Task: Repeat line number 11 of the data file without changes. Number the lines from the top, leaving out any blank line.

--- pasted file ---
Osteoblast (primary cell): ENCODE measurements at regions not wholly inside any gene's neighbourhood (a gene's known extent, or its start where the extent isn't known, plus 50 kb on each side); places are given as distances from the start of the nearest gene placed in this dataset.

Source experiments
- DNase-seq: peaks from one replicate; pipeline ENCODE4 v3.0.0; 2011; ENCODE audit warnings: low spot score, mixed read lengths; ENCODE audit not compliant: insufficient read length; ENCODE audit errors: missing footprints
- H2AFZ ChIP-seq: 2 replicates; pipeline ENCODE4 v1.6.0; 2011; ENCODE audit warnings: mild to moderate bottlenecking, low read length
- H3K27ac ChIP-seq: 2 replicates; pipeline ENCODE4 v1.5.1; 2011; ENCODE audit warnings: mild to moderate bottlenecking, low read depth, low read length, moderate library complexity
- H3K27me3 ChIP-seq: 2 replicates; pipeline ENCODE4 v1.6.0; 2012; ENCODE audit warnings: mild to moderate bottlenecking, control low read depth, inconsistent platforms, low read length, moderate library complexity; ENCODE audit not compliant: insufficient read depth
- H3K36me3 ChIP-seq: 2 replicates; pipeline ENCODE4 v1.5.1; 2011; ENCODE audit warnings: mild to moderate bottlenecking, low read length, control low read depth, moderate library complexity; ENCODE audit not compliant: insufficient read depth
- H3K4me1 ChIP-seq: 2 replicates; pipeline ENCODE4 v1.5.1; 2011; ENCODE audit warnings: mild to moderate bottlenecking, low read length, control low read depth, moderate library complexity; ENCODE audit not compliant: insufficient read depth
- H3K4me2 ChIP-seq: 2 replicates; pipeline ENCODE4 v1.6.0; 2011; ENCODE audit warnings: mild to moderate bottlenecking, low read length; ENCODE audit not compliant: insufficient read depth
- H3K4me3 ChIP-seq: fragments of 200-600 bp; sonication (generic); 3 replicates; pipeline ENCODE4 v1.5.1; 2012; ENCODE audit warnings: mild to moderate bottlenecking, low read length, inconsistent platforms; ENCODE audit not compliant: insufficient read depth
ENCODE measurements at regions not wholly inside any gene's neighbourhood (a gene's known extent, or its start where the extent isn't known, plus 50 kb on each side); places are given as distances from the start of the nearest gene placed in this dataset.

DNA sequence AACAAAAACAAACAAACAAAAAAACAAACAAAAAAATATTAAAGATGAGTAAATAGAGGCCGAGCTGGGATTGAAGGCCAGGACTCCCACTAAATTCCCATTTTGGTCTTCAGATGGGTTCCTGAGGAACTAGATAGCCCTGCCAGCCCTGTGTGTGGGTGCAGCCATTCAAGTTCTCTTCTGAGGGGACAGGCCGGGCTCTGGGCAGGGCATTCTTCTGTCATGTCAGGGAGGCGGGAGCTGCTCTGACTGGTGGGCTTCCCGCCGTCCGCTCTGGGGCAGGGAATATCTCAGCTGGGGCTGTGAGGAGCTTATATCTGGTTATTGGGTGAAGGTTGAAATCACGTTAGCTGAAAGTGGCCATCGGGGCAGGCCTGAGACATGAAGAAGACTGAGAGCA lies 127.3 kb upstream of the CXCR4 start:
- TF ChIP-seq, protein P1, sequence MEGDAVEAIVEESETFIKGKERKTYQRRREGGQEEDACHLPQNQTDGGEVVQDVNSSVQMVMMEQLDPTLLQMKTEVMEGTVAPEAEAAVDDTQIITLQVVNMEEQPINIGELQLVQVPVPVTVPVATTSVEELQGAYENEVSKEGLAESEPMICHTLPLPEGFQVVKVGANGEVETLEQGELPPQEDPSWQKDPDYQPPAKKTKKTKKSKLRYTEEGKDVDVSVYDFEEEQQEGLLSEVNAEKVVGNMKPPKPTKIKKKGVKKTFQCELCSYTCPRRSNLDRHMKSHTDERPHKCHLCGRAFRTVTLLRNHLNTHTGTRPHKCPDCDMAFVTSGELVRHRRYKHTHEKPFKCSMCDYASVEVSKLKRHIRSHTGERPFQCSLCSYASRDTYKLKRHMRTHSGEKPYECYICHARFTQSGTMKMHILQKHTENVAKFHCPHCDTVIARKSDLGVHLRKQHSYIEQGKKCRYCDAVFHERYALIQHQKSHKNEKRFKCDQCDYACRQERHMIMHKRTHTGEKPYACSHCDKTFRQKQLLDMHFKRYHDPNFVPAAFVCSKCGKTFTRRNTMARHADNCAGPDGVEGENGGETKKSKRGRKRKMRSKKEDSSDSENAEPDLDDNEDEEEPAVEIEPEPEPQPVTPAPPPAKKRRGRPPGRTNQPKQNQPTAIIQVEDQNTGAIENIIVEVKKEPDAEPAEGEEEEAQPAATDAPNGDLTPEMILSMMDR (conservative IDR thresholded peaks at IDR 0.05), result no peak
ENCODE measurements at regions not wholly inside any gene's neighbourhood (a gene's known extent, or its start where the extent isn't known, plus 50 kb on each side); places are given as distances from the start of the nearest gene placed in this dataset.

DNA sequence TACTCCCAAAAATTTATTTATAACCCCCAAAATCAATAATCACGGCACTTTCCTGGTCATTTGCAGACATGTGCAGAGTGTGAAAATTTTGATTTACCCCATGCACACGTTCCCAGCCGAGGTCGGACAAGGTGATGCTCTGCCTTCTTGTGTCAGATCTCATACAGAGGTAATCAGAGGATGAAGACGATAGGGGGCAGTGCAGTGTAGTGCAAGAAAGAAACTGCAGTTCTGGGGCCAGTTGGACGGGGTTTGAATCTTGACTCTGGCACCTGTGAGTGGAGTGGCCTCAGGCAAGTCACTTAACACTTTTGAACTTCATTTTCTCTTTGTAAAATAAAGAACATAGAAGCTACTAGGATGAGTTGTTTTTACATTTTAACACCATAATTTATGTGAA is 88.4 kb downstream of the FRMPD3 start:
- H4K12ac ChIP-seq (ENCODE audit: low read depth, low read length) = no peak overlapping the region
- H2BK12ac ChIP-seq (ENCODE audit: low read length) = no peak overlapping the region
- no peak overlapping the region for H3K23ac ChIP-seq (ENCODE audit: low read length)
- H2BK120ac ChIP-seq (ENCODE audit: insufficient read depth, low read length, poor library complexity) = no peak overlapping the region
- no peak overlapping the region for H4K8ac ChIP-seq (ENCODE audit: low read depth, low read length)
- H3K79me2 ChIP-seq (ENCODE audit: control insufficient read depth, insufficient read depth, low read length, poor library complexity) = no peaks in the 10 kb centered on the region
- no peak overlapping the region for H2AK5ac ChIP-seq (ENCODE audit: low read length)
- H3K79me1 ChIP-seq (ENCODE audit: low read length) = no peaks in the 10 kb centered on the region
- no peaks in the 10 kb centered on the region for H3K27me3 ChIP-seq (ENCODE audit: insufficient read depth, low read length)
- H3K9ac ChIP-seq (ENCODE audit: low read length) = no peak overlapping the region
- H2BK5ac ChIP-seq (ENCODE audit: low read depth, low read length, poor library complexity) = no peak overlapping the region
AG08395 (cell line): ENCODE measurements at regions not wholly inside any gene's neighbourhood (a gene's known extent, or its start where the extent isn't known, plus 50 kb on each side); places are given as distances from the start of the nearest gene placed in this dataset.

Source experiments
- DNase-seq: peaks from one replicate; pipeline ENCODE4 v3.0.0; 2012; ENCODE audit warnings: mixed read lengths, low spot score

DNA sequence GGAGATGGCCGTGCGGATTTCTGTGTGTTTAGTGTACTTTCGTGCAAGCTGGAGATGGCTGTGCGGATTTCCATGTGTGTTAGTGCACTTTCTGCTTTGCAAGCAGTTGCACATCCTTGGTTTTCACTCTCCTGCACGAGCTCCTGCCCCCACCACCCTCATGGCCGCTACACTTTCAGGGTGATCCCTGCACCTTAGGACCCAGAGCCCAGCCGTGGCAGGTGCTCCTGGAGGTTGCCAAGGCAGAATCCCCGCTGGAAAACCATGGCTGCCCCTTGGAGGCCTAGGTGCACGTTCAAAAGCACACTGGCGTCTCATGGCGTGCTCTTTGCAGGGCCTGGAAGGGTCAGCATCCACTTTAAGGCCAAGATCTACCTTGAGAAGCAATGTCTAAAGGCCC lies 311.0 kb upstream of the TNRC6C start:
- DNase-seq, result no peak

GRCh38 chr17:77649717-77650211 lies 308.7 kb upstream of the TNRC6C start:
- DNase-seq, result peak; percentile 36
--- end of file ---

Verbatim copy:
ENCODE measurements at regions not wholly inside any gene's neighbourhood (a gene's known extent, or its start where the extent isn't known, plus 50 kb on each side); places are given as distances from the start of the nearest gene placed in this dataset.